Recovering with Pride

By: Jeff Zacharias

Jeff Zacharias is a Licensed Clinical Social Worker, Certified Alcohol and Other Drug Abuse Counselor and Registered Dual Disorder Professional with several years of clinical experience in both the mental health and addictions field. As a therapist, Jeff offers a safe, supportive, non-judgmental environment in order to explore individual needs with a commitment to placing the highest priority on your care. Owner of New Hope Recovery Center in Chicago, his areas of expertise include all forms of addiction, interventions, gay, lesbian, bisexual, transgender, and intersex issues, self-injury, eating disorders, trauma and more. Click here to learn more about Jeff.

Don't let someone's else's issue become your shame

Apr 02, 2013

Unless you live in Siberia, you’ve no doubt heard about what’s going on in the Supreme Court concerning gay rights.

Times are changing and there’s heated language from both sides of the debate. Much of that language has been divisive and if you’re a member of the LGBT community, it can have a deep impact both mentally and emotionally.  

How do you feel if you’re called any number of derogatory names and what’s the long-term impact on your well-being? For individuals who are not only LGB,T but also impacted by addiction -- in recovery or not -- there is likely an increase in the level of shame they hold due to the impact of these issues.  

“I’m not only LGBT, but an addict and/or alcoholic as well," they may tell themselves. "I must really be a terrible person! Who could possibly care about me?”

A word of advice if this resonates with you: You don’t have to own anyone else’s thoughts, feelings or words! Yes you are gay and also dealing with an addiction; yet you’re no more or no less than anyone else.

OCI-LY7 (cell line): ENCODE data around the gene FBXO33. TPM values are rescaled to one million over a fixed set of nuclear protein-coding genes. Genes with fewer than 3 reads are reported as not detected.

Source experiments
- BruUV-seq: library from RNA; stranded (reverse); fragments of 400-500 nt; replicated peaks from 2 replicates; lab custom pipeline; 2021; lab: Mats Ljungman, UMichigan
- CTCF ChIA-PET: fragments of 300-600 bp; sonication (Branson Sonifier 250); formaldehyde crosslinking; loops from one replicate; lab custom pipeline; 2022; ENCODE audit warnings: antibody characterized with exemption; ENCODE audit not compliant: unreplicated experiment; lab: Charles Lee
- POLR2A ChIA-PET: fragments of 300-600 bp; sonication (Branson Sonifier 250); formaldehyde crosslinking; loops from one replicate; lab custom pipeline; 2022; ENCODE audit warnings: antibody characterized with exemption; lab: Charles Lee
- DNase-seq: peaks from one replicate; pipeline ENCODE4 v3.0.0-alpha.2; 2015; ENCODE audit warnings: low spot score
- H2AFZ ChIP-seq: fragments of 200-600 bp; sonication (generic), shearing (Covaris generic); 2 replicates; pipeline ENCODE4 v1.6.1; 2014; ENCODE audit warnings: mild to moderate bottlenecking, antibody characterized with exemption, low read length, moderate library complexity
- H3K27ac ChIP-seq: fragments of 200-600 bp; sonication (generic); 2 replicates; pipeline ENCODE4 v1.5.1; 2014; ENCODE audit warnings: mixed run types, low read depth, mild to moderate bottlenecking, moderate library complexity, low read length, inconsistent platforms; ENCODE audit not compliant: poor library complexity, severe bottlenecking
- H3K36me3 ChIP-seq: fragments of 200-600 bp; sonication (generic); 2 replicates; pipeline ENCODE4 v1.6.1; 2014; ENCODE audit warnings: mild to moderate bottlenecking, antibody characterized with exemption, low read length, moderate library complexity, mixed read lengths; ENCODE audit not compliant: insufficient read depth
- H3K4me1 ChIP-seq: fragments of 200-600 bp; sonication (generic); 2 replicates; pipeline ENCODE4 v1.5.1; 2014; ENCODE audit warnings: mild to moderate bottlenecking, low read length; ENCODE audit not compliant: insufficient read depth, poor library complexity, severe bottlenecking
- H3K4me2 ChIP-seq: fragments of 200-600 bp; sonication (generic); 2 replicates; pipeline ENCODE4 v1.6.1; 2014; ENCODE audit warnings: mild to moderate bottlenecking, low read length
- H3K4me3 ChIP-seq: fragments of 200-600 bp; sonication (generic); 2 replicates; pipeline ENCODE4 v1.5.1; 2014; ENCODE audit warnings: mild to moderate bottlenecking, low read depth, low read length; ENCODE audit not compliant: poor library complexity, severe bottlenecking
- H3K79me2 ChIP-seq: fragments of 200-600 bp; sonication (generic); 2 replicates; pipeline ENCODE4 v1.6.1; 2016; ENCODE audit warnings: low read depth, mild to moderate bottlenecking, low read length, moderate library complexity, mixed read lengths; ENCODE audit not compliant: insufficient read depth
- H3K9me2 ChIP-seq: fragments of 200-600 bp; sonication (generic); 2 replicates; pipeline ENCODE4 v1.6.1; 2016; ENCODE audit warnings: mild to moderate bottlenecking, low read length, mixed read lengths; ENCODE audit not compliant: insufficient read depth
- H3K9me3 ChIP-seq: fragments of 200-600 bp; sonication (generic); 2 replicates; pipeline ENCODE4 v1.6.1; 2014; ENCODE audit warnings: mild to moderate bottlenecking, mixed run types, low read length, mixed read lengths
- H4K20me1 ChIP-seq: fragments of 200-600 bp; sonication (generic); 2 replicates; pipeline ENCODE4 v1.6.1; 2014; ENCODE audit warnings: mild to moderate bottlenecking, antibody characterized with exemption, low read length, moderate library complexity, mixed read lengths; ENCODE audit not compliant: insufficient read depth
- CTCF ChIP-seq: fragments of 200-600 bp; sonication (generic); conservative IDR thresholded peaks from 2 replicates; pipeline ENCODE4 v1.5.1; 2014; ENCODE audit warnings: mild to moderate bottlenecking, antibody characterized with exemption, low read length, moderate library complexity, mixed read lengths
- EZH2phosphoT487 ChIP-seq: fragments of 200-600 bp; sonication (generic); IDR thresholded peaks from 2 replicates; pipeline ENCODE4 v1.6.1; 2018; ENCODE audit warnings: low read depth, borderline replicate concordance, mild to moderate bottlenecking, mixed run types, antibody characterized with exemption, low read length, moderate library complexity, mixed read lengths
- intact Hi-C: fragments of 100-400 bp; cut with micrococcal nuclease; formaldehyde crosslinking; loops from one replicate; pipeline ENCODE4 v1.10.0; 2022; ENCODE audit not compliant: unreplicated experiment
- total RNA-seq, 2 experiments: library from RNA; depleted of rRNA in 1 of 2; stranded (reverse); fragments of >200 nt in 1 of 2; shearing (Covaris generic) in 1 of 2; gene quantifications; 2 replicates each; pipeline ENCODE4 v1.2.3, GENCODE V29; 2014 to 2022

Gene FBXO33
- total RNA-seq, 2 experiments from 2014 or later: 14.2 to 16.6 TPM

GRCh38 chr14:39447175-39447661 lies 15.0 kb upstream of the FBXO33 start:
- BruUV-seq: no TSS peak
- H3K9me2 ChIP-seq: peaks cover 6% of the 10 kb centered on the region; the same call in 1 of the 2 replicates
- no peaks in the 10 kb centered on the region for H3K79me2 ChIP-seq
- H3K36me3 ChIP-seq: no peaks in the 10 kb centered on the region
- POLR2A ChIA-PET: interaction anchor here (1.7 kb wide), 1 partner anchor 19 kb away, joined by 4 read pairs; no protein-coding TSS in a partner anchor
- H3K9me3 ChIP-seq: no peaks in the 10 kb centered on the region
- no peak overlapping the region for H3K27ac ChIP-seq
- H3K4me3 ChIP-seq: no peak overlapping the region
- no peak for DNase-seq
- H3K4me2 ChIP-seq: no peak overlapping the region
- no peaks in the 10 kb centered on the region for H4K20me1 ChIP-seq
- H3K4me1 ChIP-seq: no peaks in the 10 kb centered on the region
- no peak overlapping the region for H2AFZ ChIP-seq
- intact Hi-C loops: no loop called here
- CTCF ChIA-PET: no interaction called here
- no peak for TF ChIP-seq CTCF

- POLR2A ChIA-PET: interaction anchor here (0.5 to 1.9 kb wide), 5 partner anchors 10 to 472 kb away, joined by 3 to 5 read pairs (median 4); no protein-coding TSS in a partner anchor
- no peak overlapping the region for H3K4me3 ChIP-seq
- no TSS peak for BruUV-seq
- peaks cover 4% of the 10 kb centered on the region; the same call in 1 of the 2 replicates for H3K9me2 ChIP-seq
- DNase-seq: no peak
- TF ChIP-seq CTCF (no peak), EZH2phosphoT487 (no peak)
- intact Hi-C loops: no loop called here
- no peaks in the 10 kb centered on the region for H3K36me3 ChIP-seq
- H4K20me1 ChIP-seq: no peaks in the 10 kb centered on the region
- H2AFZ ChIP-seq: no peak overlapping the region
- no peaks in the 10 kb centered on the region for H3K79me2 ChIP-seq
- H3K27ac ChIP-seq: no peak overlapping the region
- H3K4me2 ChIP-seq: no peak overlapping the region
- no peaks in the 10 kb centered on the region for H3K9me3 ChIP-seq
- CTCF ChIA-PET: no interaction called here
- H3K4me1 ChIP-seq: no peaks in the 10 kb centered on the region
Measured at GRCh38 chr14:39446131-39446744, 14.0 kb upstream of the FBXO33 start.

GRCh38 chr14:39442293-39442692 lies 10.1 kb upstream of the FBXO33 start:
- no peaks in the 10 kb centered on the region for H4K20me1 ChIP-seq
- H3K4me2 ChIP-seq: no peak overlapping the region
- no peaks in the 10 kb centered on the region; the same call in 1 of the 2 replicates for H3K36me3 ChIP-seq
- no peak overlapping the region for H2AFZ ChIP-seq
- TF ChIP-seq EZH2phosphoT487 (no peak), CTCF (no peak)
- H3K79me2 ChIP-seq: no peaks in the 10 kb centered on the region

Now, this is easier said than done, I understand. But again, don’t personalize, don’t own someone else’s stuff. It’s enough just to carry your own shame about what you’ve done,particularly when in active addiction, but shame is a silent killer. It wants you to believe that you’re somehow flawed deeply in your core; that you’re not good enough; that you’re not worthy. For someone who’s both LGBT and dealing with an addiction, you get a double whammy.
Addiction often stems from someone trying to manage his or her feelings of guilt and shame, some of which may be partly due to being LGBT. Being under the influence makes it so you don’t have to look at what’s going on inside, nor examine feelings related to who you are at the core. The deceiving part of addiction is that when you sober up, guess what’s waiting on you?: the original feelings of shame, most likely compounded by even more shame for things that you may have done while in your addiction which leads to twice as much shame. The cycle continues and worsens but there is hope. It is possible to be LGBT, clean, sober and lead the amazing life you’ve dreamed about.      

The amazing thing is that being LGBT is more widely accepted now than ever before. Additionally (and unfortunately), there is addiction in every single family, so people are becoming more aware of, and more sensitive to, it. There are tons of people out there who will love and accept you, just as you are. There are lots of LGBT individuals in recovery: All you have to do is look around and ask for help, love, support and acceptance. It exists and the possibilities are endless for LGBT individuals to gain acceptance on all levels for who they are – LGBT and dealing with addiction.


Sarah  2244 days ago

One of the best ways to combat shame is by reaching out to others who can empathize with you. This post is such a great way to start a conversation and validate that no one is alone in their feelings of shame.

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